Sons and Brothers (Legends of the Family Dyer), by David W. Thompson is a compelling horror tale that is well-written, but may be hard to fully follow if you have not read the earlier installments of the trilogy. Although I have some personal issues and quibbles, if you can buy into the premises and enjoy this supernatural/magic/horror genre, you will find it an enjoyable read.
This book is the third and final installment of a trilogy and I did not read the first two installments. The blurb for the book says that this story stands on its own, and to some extent it does. But, you may miss the significance of events and references to characters. I had forgotten what the blurb said by the time I started reading, and going back to it later I see that I missed a lot.
The story is on one level a horror tale – a ghost story to be told around a camp fire in the woods. In fact, the story includes a ghost story actually told to the group of old and young hunters in a mountain lodge. The horror includes a young boy who is possessed by the spirit of a long dead distant relative, who seeks to reconcile with his lost love. The events at the mountain hunting lodge are at times suspenseful and gruesome, but at other times a bit forced and lacking in continuity, but they do keep the reader’s attention and induce continued reading to get to the ending. On another level, the book is about a young girl who is part Native American and who relies upon mysticism and astral projection to connect with her ancestors and to “see” events happening on that haunted mountain. She, and her two nubile friends, are drawn into the adventure and all its peril. The love story is secondary, but it consumes a fair amount of the book.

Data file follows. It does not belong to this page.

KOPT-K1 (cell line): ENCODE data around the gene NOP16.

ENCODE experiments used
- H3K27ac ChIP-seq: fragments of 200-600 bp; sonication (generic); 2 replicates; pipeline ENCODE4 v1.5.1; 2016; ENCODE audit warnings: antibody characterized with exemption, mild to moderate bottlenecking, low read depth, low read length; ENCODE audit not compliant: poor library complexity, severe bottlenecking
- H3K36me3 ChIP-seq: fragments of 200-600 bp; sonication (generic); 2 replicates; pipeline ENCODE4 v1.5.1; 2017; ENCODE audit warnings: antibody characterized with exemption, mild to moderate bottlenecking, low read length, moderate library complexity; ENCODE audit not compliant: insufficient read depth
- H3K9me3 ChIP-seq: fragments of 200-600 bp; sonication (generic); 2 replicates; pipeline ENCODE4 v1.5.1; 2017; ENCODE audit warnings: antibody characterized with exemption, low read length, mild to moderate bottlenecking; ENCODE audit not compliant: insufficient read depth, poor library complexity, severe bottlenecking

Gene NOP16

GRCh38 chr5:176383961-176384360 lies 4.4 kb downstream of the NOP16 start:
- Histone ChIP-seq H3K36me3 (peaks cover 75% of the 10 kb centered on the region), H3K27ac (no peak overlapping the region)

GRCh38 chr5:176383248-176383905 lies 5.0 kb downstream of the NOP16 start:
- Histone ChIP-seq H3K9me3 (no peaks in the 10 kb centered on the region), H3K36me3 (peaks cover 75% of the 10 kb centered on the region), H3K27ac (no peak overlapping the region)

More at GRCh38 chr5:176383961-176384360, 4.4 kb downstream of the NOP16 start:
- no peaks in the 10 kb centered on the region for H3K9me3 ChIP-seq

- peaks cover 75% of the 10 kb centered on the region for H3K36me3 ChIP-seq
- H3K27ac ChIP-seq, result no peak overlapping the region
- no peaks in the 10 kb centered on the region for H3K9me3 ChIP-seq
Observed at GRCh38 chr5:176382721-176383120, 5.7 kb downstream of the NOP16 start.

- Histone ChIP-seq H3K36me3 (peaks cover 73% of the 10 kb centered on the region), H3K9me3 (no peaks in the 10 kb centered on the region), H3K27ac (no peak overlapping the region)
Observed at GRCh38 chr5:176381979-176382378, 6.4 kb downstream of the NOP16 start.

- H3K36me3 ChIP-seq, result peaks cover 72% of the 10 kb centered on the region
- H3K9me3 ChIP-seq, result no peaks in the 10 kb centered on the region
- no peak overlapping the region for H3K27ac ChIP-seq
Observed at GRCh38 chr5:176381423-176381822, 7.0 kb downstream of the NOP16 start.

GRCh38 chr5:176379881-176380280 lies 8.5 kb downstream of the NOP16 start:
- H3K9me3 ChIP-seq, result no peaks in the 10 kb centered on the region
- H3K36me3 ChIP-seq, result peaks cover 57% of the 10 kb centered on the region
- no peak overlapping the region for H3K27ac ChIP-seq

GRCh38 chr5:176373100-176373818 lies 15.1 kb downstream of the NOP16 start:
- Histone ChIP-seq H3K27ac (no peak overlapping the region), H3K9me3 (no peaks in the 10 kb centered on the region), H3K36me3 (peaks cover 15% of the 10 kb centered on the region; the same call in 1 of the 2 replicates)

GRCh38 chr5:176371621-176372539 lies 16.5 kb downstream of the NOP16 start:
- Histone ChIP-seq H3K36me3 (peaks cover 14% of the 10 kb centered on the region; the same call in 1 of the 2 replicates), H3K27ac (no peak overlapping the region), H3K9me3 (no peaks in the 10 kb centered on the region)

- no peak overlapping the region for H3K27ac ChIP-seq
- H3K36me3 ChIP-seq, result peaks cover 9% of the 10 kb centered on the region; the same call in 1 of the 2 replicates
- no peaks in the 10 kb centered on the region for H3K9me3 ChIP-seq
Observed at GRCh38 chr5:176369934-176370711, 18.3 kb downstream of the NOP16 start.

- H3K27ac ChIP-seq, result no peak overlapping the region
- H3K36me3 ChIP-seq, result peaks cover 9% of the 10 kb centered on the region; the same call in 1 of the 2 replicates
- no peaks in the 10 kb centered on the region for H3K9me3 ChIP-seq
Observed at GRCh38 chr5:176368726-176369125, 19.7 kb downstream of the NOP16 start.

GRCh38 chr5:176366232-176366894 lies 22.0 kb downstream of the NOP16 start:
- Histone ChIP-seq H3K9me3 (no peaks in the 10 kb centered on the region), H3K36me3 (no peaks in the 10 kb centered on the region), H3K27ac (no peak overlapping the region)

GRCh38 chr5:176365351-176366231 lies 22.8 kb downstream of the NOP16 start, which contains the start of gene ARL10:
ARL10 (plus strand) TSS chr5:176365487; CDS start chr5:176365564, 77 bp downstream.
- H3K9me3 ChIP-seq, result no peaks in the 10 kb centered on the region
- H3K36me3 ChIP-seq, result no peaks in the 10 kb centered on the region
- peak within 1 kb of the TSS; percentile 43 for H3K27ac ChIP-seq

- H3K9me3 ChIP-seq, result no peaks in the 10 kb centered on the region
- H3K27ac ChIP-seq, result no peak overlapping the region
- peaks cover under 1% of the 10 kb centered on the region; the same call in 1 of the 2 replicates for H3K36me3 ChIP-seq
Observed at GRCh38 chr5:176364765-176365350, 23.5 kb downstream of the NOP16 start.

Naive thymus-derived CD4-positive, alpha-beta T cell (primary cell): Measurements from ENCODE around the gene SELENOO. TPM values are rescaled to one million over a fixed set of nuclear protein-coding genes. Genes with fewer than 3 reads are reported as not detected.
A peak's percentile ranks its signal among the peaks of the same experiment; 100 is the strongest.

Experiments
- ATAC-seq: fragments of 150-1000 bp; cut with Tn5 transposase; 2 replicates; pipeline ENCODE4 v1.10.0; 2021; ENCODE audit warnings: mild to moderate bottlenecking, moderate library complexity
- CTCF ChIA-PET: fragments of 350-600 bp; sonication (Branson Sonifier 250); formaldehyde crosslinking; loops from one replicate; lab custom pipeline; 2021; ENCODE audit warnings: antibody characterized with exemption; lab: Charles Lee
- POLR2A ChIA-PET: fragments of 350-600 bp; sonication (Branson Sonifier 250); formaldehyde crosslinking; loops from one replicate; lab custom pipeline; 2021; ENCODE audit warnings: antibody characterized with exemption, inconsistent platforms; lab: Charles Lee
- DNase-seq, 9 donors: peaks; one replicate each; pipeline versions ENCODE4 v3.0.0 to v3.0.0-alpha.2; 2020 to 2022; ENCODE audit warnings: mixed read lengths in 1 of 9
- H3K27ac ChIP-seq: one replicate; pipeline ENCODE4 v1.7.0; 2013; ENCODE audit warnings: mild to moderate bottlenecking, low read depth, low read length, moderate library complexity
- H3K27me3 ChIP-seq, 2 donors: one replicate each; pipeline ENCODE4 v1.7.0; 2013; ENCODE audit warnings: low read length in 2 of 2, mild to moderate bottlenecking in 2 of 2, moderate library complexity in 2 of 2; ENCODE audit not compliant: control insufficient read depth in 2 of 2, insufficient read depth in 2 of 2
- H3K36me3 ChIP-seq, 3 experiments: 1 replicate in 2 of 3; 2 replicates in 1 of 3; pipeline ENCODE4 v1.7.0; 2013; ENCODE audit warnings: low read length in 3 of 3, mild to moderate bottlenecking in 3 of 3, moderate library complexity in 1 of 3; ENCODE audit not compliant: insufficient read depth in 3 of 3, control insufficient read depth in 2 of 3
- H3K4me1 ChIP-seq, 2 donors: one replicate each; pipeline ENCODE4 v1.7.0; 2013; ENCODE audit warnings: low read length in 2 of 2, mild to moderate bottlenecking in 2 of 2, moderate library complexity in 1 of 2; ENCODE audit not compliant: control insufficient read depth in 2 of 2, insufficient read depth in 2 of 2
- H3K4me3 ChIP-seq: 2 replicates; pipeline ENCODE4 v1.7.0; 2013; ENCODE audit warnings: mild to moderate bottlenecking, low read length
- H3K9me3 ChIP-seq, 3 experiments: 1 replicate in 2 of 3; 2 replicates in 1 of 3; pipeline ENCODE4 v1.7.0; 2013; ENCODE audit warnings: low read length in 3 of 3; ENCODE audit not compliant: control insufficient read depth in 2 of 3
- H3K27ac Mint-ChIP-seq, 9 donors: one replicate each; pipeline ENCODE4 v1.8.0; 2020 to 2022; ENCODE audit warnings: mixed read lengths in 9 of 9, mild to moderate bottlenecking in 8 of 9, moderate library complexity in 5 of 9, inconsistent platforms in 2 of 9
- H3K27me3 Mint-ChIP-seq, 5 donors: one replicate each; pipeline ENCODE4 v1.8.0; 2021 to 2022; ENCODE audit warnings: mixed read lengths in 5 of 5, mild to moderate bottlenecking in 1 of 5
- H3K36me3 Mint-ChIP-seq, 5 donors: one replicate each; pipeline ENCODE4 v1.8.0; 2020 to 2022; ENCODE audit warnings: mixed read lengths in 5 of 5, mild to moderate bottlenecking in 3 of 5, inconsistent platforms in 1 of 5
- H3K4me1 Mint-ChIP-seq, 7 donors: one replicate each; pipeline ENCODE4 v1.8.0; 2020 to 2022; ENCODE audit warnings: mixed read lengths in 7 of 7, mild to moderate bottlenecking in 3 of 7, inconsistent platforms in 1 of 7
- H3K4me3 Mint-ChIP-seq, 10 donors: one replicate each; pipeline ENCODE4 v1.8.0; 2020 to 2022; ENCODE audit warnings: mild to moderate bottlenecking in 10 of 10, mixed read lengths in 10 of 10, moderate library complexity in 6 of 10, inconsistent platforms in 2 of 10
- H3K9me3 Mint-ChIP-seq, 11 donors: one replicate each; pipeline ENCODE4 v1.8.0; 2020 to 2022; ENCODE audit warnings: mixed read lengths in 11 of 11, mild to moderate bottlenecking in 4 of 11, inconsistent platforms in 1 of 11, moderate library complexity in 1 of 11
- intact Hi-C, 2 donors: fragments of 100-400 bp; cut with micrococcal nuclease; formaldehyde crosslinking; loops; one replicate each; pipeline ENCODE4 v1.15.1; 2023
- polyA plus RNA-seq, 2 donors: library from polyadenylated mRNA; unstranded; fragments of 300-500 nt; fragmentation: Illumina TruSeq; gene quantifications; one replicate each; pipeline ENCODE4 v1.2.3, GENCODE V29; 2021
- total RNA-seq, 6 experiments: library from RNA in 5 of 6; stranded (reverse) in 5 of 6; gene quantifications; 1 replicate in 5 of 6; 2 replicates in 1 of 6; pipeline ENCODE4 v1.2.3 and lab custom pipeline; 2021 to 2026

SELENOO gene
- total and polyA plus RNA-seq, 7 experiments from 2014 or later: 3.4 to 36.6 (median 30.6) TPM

There are elements of the storytelling here that I’m not in love with, including many (many) dream sequences, both in the traditional sense and of the self-induced trance kind. At times it is difficult to keep straight what is “real” and what is a dream or vision, and there is a constant series of whispers in the ears of the main characters from the ghosts of the past. The final ambiguity about the nature of the events was also annoying rather than (as I expect was the intent) thought-provoking. There is also a sloppiness and rushed feeling to the final sequences, with many unresolved questions and disconnects of reality in what was supposed to be the real events (as opposed to dreams). Still, it is a riveting story, despite the flaws.
The book is remarkably well edited, and contains some exquisite prose. The author gives us colorful and vivid details about the adventure, and even though the beginning is a bit slow and the real plot does not become apparent until fairly late in the story, the narrative and the quality of the writing make the early character development tolerable.
In the end, If you like horror tales and if you like the supernatural/magical foundation for the story — and particularly the idea of communication with the spirits of long-dead relatives– you will enjoy this book. Even if you don’t generally go for these kinds of themes, the story is interesting enough and well-written enough to be worth your time.